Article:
icon bookmark-bicon bookmarkicon cameraicon checkicon chevron downicon chevron lefticon chevron righticon chevron upicon closeicon v-compressicon downloadicon editicon v-expandicon fbicon fileicon filtericon flag ruicon full chevron downicon full chevron lefticon full chevron righticon full chevron upicon gpicon insicon mailicon moveicon-musicicon mutedicon nomutedicon okicon v-pauseicon v-playicon searchicon shareicon sign inicon sign upicon stepbackicon stepforicon swipe downicon tagicon tagsicon tgicon trashicon twicon vkicon yticon wticon fm
22 May, 2017 09:46

London could lose 4,000 police officers as Met cuts back amid crime surge

London could lose 4,000 police officers as Met cuts back amid crime surge

Budget cuts could mean that London is about to lose thousands of police officers, leaving the capital’s residents at a heightened risk from terrorism and rising crime.

Internal estimates seen by the Times suggest that police ranks could be cut from 32,000 to 28,000 due to government pressure to come up with savings.

The cuts would mean that officers who leave the force will not be replaced.The reduction, which could ultimately return the force to staffing levels not seen since 2003, comes amid fears about rising crime.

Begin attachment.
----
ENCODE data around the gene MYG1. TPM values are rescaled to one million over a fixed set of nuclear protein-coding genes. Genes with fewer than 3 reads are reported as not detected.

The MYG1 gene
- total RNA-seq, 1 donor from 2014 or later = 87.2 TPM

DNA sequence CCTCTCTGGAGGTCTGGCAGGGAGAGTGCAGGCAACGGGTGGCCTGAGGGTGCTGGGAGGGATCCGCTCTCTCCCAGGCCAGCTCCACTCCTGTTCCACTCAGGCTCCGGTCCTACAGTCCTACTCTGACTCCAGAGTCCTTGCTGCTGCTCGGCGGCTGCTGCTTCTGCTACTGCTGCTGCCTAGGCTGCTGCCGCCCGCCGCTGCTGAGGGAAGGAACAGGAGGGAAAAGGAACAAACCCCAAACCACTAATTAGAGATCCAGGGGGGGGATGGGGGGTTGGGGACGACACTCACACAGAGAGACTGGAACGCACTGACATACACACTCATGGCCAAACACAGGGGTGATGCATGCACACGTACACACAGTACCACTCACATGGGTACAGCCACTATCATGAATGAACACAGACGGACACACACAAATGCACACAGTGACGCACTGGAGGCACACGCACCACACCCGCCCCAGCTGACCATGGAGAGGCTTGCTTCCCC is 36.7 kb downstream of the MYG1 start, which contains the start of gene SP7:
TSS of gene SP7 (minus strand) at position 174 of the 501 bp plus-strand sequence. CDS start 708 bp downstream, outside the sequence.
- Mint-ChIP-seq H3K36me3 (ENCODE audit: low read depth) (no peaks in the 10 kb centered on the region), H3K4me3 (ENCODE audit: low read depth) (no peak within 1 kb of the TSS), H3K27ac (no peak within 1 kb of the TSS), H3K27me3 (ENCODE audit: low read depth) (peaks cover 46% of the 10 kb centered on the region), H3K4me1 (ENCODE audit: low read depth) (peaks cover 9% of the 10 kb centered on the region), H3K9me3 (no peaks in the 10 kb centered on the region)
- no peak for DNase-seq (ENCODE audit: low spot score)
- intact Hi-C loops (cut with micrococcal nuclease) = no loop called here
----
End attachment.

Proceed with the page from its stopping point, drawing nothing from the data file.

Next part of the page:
The Met figures indicate that gun crime is up by 42 percent and knife crime has increased by 24 percent since 2016.

There are also fears that the Met’s ability to respond to acts of terrorism or cyberattacks will also be undermined.

London’s mayor, Sadiq Khan of the Labour Party, was quick to blame the Conservative government.

The Tories would put the capital’s safety at risk, making it more difficult to tackle crimes that are rising and a huge source of concern to Londoners like knife crime, acid attacks, burglary, and antisocial behavior,” Khan told the Times.

It would also make it more difficult for the Met to fight terrorism,” he added.

Met Commissioner Cressida Dick has only recently inherited the force, which has been forced to scrounge up savings of £600 million since 2013.

The commissioner voluntarily took a pay cut of £40,000 and gave up her rights to the official Range Rover, used by her predecessor Sir Bernard Hogan-Howe, in favor of a pool car.

It is possible the force will be smaller in the future, but the numbers, and claims as to how, are speculation,” a Met spokesman told the newspaper.